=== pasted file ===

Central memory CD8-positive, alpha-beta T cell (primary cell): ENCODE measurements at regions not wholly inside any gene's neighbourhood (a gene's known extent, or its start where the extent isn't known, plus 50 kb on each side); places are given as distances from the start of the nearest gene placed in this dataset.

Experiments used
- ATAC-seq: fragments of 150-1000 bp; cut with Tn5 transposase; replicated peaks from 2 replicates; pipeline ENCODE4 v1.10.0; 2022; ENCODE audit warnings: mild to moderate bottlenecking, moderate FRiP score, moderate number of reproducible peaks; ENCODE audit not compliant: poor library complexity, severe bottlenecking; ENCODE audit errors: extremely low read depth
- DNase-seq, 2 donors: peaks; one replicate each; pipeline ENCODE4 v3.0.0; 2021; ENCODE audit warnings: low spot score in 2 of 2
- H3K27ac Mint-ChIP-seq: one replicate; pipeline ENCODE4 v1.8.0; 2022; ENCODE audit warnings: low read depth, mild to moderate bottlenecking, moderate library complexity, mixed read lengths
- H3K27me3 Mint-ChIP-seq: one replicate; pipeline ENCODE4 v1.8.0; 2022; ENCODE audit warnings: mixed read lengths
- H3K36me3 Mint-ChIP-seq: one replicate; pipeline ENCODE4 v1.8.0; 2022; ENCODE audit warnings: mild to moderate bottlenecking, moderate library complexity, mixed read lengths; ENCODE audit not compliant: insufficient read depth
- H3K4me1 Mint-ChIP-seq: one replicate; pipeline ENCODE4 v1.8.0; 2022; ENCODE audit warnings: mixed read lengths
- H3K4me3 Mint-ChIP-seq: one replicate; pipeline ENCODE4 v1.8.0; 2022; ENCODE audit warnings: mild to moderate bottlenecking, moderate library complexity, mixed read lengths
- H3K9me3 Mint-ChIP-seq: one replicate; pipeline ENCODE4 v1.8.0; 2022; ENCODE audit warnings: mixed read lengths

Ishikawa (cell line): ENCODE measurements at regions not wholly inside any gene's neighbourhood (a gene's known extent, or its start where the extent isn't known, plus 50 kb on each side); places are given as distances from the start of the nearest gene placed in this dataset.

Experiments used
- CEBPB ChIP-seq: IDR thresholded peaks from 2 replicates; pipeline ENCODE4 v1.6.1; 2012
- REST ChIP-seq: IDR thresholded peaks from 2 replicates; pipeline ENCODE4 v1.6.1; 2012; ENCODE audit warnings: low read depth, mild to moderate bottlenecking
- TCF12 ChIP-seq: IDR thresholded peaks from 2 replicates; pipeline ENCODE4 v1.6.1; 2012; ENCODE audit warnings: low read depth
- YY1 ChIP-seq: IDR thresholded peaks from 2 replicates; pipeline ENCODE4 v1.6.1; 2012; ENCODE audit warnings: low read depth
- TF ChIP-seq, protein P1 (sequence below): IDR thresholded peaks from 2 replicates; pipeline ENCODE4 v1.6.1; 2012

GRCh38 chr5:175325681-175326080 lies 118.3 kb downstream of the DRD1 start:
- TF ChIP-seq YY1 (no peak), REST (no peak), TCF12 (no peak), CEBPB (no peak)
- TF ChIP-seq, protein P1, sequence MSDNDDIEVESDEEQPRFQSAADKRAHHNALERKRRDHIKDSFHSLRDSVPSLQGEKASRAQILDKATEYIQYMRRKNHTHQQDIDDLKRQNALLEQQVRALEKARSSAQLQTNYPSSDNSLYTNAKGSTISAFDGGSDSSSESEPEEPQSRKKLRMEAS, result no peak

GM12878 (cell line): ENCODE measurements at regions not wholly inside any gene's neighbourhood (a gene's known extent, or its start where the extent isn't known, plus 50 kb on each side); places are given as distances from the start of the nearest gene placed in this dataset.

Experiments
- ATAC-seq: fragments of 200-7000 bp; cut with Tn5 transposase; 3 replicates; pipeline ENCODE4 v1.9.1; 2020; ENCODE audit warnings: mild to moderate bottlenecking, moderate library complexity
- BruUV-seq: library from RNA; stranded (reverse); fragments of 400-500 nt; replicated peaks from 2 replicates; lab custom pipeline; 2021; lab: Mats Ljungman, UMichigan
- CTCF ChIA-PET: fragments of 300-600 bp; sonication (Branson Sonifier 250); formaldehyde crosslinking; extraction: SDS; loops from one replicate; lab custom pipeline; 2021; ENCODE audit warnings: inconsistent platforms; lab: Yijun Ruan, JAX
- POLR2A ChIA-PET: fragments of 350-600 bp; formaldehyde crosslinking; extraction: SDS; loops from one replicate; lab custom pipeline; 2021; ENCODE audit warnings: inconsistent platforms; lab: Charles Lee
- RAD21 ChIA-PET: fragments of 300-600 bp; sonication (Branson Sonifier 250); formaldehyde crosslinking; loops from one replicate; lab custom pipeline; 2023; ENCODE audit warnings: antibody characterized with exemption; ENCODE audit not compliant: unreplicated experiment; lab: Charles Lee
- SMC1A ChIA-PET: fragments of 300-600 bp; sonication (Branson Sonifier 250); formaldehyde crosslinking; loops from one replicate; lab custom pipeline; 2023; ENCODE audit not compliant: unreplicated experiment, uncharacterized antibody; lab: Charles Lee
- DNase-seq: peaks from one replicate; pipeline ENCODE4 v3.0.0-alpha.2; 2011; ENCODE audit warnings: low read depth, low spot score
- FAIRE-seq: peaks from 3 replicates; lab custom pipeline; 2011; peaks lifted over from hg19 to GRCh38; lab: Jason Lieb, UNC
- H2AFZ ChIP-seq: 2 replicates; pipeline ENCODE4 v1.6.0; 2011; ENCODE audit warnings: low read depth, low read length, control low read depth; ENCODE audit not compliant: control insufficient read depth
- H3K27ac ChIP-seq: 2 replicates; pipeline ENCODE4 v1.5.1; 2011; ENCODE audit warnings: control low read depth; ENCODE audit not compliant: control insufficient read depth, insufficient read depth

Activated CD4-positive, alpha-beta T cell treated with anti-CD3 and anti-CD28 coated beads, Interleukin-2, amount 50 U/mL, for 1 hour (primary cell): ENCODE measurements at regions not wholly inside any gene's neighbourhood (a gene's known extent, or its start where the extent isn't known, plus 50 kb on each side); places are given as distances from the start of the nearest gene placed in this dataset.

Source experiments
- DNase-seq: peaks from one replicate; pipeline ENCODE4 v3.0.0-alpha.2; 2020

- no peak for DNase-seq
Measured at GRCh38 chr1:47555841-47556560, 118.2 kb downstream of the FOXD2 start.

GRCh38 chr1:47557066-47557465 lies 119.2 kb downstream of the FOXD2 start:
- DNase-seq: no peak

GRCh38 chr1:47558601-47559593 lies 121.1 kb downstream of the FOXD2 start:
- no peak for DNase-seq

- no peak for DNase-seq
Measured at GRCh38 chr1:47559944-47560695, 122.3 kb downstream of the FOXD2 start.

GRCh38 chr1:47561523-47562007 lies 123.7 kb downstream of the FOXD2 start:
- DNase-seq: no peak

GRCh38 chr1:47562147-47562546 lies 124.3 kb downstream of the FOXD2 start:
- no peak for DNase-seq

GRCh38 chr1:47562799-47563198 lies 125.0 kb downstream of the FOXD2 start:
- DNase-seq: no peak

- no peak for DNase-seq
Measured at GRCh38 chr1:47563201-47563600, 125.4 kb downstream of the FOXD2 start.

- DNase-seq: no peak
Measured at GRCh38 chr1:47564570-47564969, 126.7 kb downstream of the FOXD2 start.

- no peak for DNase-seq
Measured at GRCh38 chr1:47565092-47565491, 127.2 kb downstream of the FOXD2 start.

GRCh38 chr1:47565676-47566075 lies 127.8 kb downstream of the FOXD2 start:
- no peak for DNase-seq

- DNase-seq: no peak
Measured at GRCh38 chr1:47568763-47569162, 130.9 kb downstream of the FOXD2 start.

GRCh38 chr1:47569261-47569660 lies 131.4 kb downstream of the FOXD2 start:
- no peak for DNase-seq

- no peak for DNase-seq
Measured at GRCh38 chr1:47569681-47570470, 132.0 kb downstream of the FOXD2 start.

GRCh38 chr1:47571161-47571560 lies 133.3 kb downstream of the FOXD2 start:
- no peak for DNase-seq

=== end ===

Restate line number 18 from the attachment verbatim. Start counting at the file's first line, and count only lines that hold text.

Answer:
GRCh38 chr5:175325681-175326080 lies 118.3 kb downstream of the DRD1 start: